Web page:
Also known as the ‘Chinese Pheasant,’ the golden pheasant is native to western China. However, feral populations can be found in the United Kingdom and elsewhere. The male and female look completely different. Males can be identified by their striking colors. They have a gold crest with red extending from the top of their heads down to their necks. They also have dark-colored wings and a long barred tail. Their upper backs are green, and they have bright yellow eyes with small black pupils. The female, on the other hand, is not so brightly colored. Most of her plumage is pale and brown.


Lilac-Breasted Roller

Lilac-Breasted RollerSource: discovery.com; thespruce.com

The national bird of both Kenya and Botswana, the Lilac-breasted rollers are known for their dazzling array of colors which include white, purple, blue, turquoise, green, black, and tan. These birds perform an impressive courtship flight with numerous dives and rolls (hence the name).


Inca Tern

Inca TernSource: discovery.com

These Peruvian wonders have mustaches! And not just the males; females do, too. This comical looking species is found only near the cold waters of the Humboldt Current where they nest in groups of several thousand.


Splendid Fairywren

Splendid FairywrenSource: scientificamerican.com; theguardian.com

The Splendid Fairwren is probably one of the most peculiar Australian birds when it comes to its reproduction. Sexually dichromatic, the male wren normally looks similar to the female with pale brown upperparts and a long blue tail. But when the male is trying to breed, he displays dramatic blue plumage.


The Rainbow Lorikeet

The Rainbow LorikeetSource: scientificamerican.com; birdlife.org

The Rainbow Lorikeet can be found throughout the rainforests of Australia and Papua New Guinea. They can also be found in the city of Perth….which is a problem. Rainbow lorikeets in Perth are aggressive around nesting hollows. They prevent native birds such as the Australian Ringnecks from nesting, to the point of even dragging their nestlings and dropping them onto the ground.


Long-Tailed Widowbird

Long-Tailed WidowbirdSource: scientificamerican.com: biodiversityexplorer.org; h2g2.com

Currently, there are three isolated populations of the long-tailed Widowbird. One is located in Kenya, another from Angola to Zambia, and the other in southern Africa. Named by Dutch naturalist Pieter Boddaert in 1783, the name comes from the bird’s black plumage (which only occurs during mating season). Speaking of mating season, female widowbirds are attracted to the males’ long tails, which can reach lengths of over 16 inches (15 cm) long!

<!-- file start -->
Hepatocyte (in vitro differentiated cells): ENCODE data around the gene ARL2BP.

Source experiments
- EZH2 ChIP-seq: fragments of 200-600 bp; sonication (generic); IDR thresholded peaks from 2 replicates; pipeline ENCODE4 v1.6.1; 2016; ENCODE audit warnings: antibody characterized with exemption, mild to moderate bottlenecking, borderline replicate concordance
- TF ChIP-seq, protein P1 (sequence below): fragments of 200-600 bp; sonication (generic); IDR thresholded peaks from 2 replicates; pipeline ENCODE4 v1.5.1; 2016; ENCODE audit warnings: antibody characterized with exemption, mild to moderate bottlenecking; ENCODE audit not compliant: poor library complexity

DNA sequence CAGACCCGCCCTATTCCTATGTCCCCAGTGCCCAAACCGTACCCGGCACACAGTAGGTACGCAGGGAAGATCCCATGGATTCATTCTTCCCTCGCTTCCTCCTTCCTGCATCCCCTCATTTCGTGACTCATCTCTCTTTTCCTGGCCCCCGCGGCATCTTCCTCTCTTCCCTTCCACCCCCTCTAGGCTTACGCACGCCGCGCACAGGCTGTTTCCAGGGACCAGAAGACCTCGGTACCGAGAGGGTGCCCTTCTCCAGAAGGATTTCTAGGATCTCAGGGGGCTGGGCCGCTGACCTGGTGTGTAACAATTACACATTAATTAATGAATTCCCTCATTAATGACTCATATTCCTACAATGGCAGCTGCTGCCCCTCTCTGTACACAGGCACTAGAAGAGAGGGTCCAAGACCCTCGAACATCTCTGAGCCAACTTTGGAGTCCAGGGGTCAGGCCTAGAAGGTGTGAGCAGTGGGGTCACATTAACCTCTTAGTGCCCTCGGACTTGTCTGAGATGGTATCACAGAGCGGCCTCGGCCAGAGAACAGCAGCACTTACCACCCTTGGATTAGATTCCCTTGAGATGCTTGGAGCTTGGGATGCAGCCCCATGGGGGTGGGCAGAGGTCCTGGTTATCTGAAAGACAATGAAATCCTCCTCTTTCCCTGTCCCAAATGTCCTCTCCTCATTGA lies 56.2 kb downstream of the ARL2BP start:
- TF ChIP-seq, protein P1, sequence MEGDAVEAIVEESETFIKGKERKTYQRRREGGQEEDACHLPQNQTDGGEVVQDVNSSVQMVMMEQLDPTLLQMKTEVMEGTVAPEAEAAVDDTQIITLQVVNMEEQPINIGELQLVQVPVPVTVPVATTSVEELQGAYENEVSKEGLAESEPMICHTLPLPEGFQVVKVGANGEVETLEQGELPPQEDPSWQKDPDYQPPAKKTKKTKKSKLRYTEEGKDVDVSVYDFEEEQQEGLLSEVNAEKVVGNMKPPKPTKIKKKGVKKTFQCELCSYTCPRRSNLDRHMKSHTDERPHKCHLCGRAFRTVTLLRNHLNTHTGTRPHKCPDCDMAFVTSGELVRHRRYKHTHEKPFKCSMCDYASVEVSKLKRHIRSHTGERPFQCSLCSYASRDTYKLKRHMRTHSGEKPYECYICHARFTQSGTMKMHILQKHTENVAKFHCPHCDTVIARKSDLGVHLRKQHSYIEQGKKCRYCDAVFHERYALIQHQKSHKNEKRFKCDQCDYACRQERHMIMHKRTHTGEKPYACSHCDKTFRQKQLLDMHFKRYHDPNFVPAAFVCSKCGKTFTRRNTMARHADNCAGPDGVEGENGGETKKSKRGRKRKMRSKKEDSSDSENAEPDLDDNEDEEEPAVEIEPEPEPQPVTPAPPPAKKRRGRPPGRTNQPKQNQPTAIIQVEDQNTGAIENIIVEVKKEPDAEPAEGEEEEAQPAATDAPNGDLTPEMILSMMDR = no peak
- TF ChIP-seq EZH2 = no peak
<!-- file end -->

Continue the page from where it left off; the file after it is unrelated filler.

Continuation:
Horned Sungem

Horned SungemSource: planetofbirds.com

Mainly found in central and eastern Brazil, the horned sungem is a beautiful hummingbird that inhabits woodlands, grasslands, and gallery forests. This little hummingbird measures about 9 to 11 cm (3.254 to 4.33 inches) which is about the size of a folded wallet (length). Packed within this tiny frame, the horned sungem displays a striking color combination of greens, yellows, black, white, and blues.


Wilson's Bird-of-Paradise

Wilson's Bird-of-ParadiseSource: BBC.com

Probably the most unique bird on our list, the Wilson’s bird of paradise has a dizzying array of beautiful colors. At least the male does. The females are a dull shade of brown. But the males use these colors in an elaborate dance in order to impress the female. For her part, the female will sit on a branch above the male to watch and critique the show. By the way, that patch of turquoise on this male’s head is actual skin…not feathers.

If you enjoyed learning about these exotic birds, you might also enjoy:  25 of the rarest birds you might have never seen.

Photos: 25. Combination of Hector BottaiOnychorhynchus swainsoni – Atlantic Royal Flycatcher 02CC BY-SA 3.0 and Shutterstock image, 24. CharlesjsharpHyacinth macaw (Anodorhynchus hyacinthinus) in flightCC BY-SA 4.0, 22-21. Shutterstock, 20. Shutterstock, 19. Andrea LawardiParadisaea apoda -Bali Bird Park-6CC BY 2.0, 18 – 16. Shutterstock, 15. -13. Shutterstock  12-9. Shutterstock, 8. pixabay (public domain), 7-5. Shutterstock, 4. Dick Daniels (http://carolinabirds.org/), Rainbow Lorikeet RWDCC BY-SA 3.0, 3-2. Shutterstock 1. SerhanoksayWilson’s Bird of Paradise BestCC BY-SA 3.0

Photo: 13. Shutterstock, Victoria Crowned Pigeon, CC BY-SA 3.0, 14. Shutterstock, The Andean Condor, CC BY-SA 3.0, 19. shutterstock.com, Australian King Parrot, CC BY-SA 3.0, 21. Shutterstock, The Southern Cassowary, CC BY-SA 2.0, 22. Shutterstock, Green Aracari , CC BY-SA 3.0